26JUN04 DutchCaribbeanExel has announced that from 15JUL04 a twice-weekly service will be provided from Amsterdam to Curaçao. Flights will be operated with the Boeing 767-300ER of Holland Exel, owner of the DutchCaribbeanExel brand.
|POT||Dustair||Charters from Boscobel||1 x Mitsubishi MU-2P|
|SLU||Eagle Air Services|
|JM||BGI||Eastern Caribbean Express||
Ceased trading on 31MAR01 after less than one year of flying after racking up losses exceeding EC$1m. Its three aircraft were returned to Air Jamaica Express (also part-owned by Butch Stewart.) at Montego Bay to help in its expansion plans.
Part-owned by Gordon "Butch" Stewart, chairman of Air Jamaica, Eastern Caribbean Express is headquartered in St Lucia, where maintenance is also done, but the operating base is in Barbados. "EC Xpress" started operations on 17APR00 with two 37-seat DASH 8s.
The airline provides connecting flights at Barbados for Air Jamaica (from New York Kennedy and Montego Bay), Virgin Atlantic Airways (from London Gatwick) and Air Canada (from Toronto) to St Lucia, St Vincent and Grenada.
Destinations are Barbados, St Lucia George F L Charles (SLU), Grenada, Port of Spain (from 14FEB01), St Vincent (from 05JUN00), Dominica Melville Hall.
President: Keith F Pope
3 x de Havilland DASH 8 series 100
The aircraft are named Spirit of Bridgetown, Spirit of Castries and Spirit of St. George's
|MHH||Falcon Air Charter||Charter service in The Bahamas.|
|GDT||Flamingo Air Services||Charters between the Turks & Caicos Islands. Ceased trading in 1995.|
|HK||FSC||STT||Four Star Air Cargo||
|3 x Convair 440|
6 x Douglas DC-3C
|PLS||Global Airways||Charters between the Turks & Caicos Islands|
Administration office in Konigstein, Germany
Manager: Peter Notte
|1 x BAe 3103 Jetstream 31|
|DV||EIS||Gorda Aero Services|
|BQN||Gulf and Caribbean Air||Head office in Ft Lauderdale|
|3M||GFT||SJU||Gulfstream International Airlines||
Gulfstream launched flights from its new Caribbean base of Puerto Rico's San Juan to St Thomas, St Croix, St Maarten and St Kitts (now suspended) from 01NOV99 and between St Thomas and St Croix. Initially six Beechcraft jet-prop aircraft were based in San Juan and some 75 local people hired to support the expansion. This move represented an increase of approximately 24 percent of the airline's total daily flights.
Subsequently, Tortola and Virgin Gorda in the British Virgin Islands were added to the network.
On 10FEB01, one of the airline's two GAF Nomads (PZ-TBP) crashed into a mountainside in Suriname on Saturday, killing all 10 people on board, including six Brazilian musicians traveling to a carnival celebration, a pregnant woman and the pilot Piet Gummels who was the airline's owner. The twin-engine plane was on a charter flight from the South American nation's capital, Paramaribo, to Jakobkondre, a gold mining town about 40 miles to the southwest, said Vivian Harenberg, the Civil Aviation Authority's safety chief. He said rescue workers have removed the victims from wreckage at the crash site, two miles from Jakobkondre. Aviation officials were still investigating to determine the cause of the crash, Harenberg said. The Brazilians on the flight -- four women and two men -- were samba musicians traveling to participate in carnival celebrations in Jakobkondre, where many Brazilian gold miners live, said John Veira, head of the Civil Aviation Authority in Jakobkondre. There were also four Surinamese men on the plane, including the pilot, he said. The propeller-powered Nomad had fallen out of radio contact, and personnel at the airstrip in Jakobkondre said it was flying low and crashed into a mountain, where they saw a plume of smoke rise, said Lex Gummels of Gum Airlines. The pilot was his brother, Piet Gummels, 59, he said. The 20-minute flight is popular with gold miners who live in Jakobkondre and buy supplies in coastal Paramaribo, he said.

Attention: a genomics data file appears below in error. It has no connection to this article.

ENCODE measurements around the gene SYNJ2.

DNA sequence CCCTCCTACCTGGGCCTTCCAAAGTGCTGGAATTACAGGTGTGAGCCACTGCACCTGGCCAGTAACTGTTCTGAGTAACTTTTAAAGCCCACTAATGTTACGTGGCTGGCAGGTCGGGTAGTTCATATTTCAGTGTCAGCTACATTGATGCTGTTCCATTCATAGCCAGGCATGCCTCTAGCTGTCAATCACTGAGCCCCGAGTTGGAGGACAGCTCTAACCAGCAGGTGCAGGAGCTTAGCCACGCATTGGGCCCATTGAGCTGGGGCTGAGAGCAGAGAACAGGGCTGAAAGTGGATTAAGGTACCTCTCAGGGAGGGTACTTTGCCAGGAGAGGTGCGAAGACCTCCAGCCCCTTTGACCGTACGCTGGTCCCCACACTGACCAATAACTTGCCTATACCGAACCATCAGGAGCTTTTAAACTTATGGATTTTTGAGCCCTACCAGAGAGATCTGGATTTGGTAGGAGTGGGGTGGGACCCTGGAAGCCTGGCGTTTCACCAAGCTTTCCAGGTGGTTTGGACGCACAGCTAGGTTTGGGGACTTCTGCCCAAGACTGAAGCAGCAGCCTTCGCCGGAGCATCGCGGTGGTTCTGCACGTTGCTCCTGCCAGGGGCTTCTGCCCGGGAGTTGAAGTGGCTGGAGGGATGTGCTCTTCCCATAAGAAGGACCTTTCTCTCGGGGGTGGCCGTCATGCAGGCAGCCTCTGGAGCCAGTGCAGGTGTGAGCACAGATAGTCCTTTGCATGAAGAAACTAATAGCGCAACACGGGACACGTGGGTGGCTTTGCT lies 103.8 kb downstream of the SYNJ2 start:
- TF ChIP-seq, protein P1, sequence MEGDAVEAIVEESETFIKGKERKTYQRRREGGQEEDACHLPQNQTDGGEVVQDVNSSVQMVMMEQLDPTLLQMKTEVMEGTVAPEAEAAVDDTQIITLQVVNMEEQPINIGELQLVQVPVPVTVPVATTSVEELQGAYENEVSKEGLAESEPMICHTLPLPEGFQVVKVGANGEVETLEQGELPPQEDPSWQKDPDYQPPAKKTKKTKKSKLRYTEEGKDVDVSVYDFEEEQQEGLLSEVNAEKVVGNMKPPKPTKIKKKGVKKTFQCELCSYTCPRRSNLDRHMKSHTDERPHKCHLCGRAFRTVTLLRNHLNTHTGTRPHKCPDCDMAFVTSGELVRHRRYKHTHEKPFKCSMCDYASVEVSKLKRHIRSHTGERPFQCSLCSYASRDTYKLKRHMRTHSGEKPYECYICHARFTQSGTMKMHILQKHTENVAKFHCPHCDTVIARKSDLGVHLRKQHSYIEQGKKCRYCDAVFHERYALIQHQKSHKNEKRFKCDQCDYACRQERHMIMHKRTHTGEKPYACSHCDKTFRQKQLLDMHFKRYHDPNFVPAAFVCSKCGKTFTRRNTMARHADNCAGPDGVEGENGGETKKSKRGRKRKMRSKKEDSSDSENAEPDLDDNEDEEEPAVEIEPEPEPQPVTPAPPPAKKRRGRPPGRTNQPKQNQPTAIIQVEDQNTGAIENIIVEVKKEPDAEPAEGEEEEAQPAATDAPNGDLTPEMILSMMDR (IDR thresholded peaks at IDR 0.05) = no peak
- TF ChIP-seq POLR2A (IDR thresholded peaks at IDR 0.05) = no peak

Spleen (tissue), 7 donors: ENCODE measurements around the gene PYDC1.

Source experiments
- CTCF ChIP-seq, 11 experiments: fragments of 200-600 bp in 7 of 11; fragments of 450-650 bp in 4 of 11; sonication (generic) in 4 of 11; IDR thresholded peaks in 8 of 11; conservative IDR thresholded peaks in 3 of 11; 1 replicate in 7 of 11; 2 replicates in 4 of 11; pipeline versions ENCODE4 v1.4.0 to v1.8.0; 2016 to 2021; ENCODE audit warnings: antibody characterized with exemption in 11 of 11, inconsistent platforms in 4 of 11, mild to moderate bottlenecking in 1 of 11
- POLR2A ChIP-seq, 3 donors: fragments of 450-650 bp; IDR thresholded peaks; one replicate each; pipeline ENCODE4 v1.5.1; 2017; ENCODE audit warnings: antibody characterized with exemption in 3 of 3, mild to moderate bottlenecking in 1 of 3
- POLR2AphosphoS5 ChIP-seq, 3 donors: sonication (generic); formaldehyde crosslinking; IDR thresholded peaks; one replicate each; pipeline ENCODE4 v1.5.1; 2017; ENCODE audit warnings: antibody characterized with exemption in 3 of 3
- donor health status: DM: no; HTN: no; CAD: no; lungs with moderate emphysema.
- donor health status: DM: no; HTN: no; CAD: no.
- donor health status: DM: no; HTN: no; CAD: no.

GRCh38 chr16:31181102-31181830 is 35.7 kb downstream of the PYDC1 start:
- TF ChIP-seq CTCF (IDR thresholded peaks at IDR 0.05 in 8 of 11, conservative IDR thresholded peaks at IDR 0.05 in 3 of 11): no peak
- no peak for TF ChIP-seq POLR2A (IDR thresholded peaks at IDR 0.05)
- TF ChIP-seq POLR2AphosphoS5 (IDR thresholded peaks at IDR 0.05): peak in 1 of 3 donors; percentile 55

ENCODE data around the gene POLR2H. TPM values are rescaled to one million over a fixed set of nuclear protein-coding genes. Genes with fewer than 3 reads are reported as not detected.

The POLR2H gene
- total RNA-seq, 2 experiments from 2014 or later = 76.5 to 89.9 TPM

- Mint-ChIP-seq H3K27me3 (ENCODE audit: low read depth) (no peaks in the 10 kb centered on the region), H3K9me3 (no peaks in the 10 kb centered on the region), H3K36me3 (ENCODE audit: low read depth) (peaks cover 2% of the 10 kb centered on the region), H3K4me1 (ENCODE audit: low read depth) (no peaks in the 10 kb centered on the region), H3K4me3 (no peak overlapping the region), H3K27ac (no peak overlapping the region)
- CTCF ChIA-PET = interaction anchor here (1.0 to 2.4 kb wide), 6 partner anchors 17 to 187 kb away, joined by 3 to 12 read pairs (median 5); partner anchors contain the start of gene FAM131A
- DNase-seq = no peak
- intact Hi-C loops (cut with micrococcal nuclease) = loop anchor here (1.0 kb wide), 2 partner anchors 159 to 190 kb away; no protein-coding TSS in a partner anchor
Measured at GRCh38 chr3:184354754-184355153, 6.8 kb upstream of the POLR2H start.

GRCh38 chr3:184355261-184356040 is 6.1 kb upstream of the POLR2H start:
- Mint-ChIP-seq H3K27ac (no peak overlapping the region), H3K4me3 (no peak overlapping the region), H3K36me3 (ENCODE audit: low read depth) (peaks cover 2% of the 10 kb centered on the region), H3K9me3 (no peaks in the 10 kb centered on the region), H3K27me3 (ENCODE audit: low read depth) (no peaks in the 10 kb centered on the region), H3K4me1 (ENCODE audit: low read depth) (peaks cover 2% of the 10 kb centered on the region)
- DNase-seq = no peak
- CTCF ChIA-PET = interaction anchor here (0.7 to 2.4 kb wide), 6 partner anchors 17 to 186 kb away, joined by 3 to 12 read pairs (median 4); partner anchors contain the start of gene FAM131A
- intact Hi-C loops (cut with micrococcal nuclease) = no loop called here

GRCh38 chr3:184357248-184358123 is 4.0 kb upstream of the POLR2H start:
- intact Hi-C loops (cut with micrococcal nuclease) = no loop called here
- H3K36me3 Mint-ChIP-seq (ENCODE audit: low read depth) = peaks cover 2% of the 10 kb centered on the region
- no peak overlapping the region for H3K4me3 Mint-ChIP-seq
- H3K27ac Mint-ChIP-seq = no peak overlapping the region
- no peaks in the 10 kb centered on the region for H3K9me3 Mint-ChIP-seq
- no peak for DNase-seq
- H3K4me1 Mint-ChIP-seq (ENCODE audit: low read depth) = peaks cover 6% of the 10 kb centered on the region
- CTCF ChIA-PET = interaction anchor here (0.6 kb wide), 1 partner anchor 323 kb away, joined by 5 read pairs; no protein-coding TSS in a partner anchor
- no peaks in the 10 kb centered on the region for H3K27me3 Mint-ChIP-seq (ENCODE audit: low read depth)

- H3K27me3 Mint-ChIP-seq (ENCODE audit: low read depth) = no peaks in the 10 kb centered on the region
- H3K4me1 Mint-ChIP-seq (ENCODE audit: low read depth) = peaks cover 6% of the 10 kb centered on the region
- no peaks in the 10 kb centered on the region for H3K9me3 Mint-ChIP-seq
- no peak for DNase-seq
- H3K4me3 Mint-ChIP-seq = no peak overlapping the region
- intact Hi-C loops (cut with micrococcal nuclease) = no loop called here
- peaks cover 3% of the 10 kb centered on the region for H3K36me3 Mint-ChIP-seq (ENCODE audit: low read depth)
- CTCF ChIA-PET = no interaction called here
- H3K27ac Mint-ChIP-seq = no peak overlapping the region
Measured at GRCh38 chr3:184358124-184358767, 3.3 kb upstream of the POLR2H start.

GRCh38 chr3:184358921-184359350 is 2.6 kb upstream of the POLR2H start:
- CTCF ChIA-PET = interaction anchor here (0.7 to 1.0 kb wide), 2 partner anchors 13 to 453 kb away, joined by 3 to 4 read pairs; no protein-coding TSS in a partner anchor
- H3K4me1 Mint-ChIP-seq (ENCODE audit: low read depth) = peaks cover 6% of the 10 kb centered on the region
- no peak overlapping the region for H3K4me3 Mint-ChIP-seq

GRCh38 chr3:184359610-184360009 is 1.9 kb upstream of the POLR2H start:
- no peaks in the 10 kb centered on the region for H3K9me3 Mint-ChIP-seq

Gum Air is associated with Suriname Sky Farmers.
|GY||GYA||GEO||Guyana Airways 2000||
News: 15th May 2001 Guyana Airways 2000 suspended all flights (Georgetown to New York and Toronto) from 12MAY01 due to failing finances. The airline has arranged for current ticket holders to fly with North American Airlines and the BWIA West Indies Airways.
The airline, with 150 workers including five Guyanese pilots retrained at a cost of US$140,000, is grounded until it can negotiate a new lease arrangement with the Australian-based Ansett Worldwide. The airline leased a Boeing 757-200 aircraft from Ansett, but the contract expired on 12MAY01 and the aircraft was returned to its New York base the next day. "The GA Board said it expects to resume full operations of its flights as soon as it concludes the arrangements for the acquisition of a majority interest in the airline by a new investor", said the airline in a statement. The airline's chairman, Yesu Persaud, who also runs a local beverage giant and a commercial bank, was out of the country reportedly still in negotiations to get Ansett to renew the lease.